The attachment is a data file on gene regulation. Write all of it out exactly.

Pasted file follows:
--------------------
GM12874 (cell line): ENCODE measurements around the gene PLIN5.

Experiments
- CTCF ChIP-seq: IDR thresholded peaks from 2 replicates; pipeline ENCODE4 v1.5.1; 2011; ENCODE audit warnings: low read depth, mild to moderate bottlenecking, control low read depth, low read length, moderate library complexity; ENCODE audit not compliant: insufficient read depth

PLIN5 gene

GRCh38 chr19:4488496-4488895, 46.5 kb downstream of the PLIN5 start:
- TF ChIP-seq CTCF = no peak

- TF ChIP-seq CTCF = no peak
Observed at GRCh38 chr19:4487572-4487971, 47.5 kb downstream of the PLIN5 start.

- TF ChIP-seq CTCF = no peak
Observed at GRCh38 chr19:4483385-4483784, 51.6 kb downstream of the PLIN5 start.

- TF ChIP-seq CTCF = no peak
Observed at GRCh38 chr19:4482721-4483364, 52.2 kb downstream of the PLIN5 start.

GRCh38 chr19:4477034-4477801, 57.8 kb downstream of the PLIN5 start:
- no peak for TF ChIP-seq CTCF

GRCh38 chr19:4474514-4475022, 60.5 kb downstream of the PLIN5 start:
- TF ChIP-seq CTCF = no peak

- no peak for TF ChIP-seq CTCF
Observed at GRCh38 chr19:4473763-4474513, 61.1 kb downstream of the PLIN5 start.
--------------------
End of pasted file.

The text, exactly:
GM12874 (cell line): ENCODE measurements around the gene PLIN5.

Experiments
- CTCF ChIP-seq: IDR thresholded peaks from 2 replicates; pipeline ENCODE4 v1.5.1; 2011; ENCODE audit warnings: low read depth, mild to moderate bottlenecking, control low read depth, low read length, moderate library complexity; ENCODE audit not compliant: insufficient read depth

PLIN5 gene

GRCh38 chr19:4488496-4488895, 46.5 kb downstream of the PLIN5 start:
- TF ChIP-seq CTCF = no peak

- TF ChIP-seq CTCF = no peak
Observed at GRCh38 chr19:4487572-4487971, 47.5 kb downstream of the PLIN5 start.

- TF ChIP-seq CTCF = no peak
Observed at GRCh38 chr19:4483385-4483784, 51.6 kb downstream of the PLIN5 start.

- TF ChIP-seq CTCF = no peak
Observed at GRCh38 chr19:4482721-4483364, 52.2 kb downstream of the PLIN5 start.

GRCh38 chr19:4477034-4477801, 57.8 kb downstream of the PLIN5 start:
- no peak for TF ChIP-seq CTCF

GRCh38 chr19:4474514-4475022, 60.5 kb downstream of the PLIN5 start:
- TF ChIP-seq CTCF = no peak

- no peak for TF ChIP-seq CTCF
Observed at GRCh38 chr19:4473763-4474513, 61.1 kb downstream of the PLIN5 start.